It is true that the Cougarback is a key position because he is the last line of defense and often has to fill holes up front when a defensive weakness has been identified or a gap is unfilled. Aside from that, it's hard to identify a "key" position because this defense relies so much on team effort; if one person does not keep their assignment, the entire defense could be exposed to a long gain. Every position has key assignments to fulfill.

The "Gunners" are critical because they are often locked in man-to-man pass coverage with hardly any help deep. In a traditional defense, most corners have help from one of the safeties.

The defensive line is important because they are responsible for creating havoc up front, confusing the offensive line enough to open lanes for the blitzing linebackers and Kats to come in and make big plays. The defensive line doesn't get much recognition, stat-wise in this defense, but anyone that appreciates good defense and understands it, can appreciate their critical role. Bronco does.

The linebackers are vital because at least one of them will be blitzing on every play and they are often called on to help fill in pass coverage for the areas that the Kats vacate when they blitz. This is why Bronco traditionally doesn't care for overly large linebackers – like BYU has typically recruited in the past. He'd rather have them quick and nimble, so we can expect to see a lot of linebackers come into the program around 220 pounds range and not much bigger. The one exception may be the middle linebacker.

The Kats are equally critical and are arguably the toughest players on the team because they are called on to do pretty much everything that every other position on the team does. They will drop into deep pass coverage on one play and cover a speedy receiver, then on the next play will be up stunting on the line of scrimmage, ready to take on a 300 pound offensive tackle in a pass rush.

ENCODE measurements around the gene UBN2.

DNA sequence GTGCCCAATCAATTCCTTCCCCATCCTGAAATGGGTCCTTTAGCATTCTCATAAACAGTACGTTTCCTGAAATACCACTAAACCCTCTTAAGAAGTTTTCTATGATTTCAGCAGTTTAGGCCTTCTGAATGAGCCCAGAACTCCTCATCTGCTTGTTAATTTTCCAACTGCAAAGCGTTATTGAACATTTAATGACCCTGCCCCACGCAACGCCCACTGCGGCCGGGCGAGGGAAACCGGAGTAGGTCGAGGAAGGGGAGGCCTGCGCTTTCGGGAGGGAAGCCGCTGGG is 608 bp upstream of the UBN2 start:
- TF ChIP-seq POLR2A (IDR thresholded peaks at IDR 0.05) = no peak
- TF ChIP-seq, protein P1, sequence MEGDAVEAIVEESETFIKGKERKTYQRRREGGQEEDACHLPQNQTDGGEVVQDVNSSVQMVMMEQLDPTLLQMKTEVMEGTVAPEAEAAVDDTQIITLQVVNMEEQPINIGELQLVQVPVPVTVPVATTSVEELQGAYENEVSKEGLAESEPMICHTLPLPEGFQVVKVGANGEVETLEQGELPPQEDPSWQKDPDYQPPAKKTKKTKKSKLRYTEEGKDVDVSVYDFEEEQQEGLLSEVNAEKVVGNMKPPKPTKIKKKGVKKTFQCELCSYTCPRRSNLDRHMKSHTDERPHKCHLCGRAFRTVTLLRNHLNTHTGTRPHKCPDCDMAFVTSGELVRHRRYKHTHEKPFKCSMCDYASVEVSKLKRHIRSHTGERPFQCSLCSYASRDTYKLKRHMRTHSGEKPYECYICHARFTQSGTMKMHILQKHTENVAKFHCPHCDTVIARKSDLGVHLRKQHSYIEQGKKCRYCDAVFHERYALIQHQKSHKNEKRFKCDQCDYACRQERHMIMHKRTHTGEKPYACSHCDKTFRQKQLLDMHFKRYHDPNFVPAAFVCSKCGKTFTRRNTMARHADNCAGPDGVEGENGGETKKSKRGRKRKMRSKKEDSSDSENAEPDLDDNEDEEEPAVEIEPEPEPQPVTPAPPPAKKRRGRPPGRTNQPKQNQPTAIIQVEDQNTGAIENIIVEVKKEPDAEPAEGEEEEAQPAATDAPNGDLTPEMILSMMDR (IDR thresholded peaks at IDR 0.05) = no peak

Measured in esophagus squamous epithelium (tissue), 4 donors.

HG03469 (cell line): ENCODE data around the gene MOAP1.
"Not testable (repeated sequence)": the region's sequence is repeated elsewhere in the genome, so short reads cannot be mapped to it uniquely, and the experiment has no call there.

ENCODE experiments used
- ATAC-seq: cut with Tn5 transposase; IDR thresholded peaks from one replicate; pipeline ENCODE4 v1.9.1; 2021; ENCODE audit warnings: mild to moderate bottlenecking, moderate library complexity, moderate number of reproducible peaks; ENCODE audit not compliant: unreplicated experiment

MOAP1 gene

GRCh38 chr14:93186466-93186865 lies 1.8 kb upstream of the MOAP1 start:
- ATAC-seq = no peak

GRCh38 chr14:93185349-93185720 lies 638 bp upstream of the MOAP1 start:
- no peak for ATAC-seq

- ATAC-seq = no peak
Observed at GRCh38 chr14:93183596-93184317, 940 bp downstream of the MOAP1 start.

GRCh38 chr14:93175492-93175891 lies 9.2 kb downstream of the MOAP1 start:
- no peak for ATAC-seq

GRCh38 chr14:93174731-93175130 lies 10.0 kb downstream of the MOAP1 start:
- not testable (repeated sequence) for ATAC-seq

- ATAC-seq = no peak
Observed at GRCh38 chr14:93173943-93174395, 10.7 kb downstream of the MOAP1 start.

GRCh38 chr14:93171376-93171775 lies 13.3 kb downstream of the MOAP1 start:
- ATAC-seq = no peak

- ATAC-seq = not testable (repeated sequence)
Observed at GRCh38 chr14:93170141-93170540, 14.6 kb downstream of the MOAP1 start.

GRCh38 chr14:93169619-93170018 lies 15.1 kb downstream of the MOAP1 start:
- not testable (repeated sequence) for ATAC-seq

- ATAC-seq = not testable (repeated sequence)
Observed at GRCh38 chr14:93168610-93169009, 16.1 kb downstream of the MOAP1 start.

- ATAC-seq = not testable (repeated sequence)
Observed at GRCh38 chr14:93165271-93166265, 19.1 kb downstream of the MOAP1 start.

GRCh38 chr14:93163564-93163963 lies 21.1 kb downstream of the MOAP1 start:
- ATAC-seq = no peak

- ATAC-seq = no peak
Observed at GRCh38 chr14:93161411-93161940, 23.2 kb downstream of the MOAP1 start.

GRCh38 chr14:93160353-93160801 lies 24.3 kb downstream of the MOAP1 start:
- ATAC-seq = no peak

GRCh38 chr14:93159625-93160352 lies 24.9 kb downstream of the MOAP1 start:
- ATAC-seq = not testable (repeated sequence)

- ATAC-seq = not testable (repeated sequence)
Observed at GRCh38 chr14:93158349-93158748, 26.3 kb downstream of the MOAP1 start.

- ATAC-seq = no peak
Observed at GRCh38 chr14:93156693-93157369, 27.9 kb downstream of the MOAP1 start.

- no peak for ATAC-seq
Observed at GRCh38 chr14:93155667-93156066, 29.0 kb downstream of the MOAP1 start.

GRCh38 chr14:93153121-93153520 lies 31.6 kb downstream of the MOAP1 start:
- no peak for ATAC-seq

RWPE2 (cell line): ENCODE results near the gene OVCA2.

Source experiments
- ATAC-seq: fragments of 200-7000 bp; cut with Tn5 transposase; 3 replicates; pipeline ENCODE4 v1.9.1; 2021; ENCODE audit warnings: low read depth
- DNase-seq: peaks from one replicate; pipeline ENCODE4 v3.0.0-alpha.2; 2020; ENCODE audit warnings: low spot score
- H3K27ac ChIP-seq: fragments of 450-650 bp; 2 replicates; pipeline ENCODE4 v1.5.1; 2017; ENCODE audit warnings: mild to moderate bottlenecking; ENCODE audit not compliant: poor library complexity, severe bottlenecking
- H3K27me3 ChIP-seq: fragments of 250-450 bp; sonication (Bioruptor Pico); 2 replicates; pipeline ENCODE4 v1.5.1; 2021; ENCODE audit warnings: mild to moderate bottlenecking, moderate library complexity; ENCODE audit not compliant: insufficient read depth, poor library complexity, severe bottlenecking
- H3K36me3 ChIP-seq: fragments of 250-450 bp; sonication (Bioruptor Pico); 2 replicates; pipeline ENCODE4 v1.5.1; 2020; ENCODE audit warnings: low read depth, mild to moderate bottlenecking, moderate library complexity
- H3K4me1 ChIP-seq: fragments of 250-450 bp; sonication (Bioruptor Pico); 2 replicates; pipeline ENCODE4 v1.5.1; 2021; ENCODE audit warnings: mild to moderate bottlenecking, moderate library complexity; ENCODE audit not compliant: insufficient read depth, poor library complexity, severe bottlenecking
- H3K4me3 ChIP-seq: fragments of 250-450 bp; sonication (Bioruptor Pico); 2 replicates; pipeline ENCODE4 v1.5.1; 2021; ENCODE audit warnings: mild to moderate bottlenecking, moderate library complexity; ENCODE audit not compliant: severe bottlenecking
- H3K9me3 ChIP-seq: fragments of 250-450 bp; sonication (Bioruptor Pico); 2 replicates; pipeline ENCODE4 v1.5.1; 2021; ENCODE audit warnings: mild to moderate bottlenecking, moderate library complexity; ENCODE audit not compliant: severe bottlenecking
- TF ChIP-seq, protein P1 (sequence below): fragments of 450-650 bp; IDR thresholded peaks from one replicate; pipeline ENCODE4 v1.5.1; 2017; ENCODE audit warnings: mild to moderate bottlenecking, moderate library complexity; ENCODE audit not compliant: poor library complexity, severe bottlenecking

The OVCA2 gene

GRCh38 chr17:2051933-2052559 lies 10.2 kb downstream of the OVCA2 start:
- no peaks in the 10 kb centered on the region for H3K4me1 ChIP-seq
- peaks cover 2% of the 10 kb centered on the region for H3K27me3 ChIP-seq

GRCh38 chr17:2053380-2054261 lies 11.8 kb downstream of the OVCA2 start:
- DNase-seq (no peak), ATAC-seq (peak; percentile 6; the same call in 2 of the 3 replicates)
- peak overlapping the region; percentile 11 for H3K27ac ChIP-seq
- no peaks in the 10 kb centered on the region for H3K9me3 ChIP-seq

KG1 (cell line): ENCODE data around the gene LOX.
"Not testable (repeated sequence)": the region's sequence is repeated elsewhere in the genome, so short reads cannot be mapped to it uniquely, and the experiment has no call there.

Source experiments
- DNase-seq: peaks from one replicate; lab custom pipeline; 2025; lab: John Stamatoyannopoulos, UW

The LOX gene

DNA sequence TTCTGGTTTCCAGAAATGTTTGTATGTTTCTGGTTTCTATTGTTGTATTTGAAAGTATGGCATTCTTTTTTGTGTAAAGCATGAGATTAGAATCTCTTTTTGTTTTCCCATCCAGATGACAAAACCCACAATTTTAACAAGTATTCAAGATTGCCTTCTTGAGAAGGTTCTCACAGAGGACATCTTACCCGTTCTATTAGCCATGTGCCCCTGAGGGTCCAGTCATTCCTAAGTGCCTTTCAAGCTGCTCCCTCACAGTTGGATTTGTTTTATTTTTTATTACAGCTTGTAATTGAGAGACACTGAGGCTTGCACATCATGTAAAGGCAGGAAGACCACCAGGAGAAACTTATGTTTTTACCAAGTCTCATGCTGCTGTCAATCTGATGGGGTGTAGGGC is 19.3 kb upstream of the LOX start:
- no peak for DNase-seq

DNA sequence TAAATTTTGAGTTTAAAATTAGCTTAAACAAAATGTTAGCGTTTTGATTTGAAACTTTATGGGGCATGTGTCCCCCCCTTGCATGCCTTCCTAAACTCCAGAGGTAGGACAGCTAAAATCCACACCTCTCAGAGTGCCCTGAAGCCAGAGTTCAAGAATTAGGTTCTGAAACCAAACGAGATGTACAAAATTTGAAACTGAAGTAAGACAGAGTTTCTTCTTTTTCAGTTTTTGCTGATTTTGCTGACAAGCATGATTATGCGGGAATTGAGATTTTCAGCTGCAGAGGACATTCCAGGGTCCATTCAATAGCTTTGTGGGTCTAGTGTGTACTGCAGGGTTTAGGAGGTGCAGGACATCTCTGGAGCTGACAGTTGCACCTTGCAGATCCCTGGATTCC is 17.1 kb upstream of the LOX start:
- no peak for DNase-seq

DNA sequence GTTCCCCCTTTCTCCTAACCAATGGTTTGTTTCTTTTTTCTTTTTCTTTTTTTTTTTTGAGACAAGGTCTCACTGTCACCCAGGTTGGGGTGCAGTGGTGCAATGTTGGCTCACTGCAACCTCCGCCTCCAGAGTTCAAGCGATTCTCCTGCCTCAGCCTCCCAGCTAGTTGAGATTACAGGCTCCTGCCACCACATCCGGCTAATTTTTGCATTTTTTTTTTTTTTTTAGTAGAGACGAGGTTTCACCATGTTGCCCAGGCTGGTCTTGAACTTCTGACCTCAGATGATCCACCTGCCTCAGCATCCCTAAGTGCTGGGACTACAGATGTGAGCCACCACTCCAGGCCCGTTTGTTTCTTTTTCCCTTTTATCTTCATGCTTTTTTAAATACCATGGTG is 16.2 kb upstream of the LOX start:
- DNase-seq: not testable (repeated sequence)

In this defense, they develop the best all-around skills, having to learn pass rush moves as well as good pass coverage technique.

Bronco takes a lot of pride in utilizing smaller players. You will hear him mention, "I have this linebacker that is only about 215 pounds, but hits with the best of them." He loves underdogs. This goes with his philosophy of rewarding hard-working walk-ons with lots of playing time; he respects and admires "heart" in his players. You could imagine a guy like "Rudy" (from Notre Dame movie fame) might see some playing time in Bronco's defense.

As far as defensive backs go, he simply doesn't care about size. He puts his five best out on the field, regardless of physical specifications. However, he will generally have the two best cover guys at the "Gunner" positions; his two toughest and most versatile at the Kat positions; and his best tackler at Cougarback.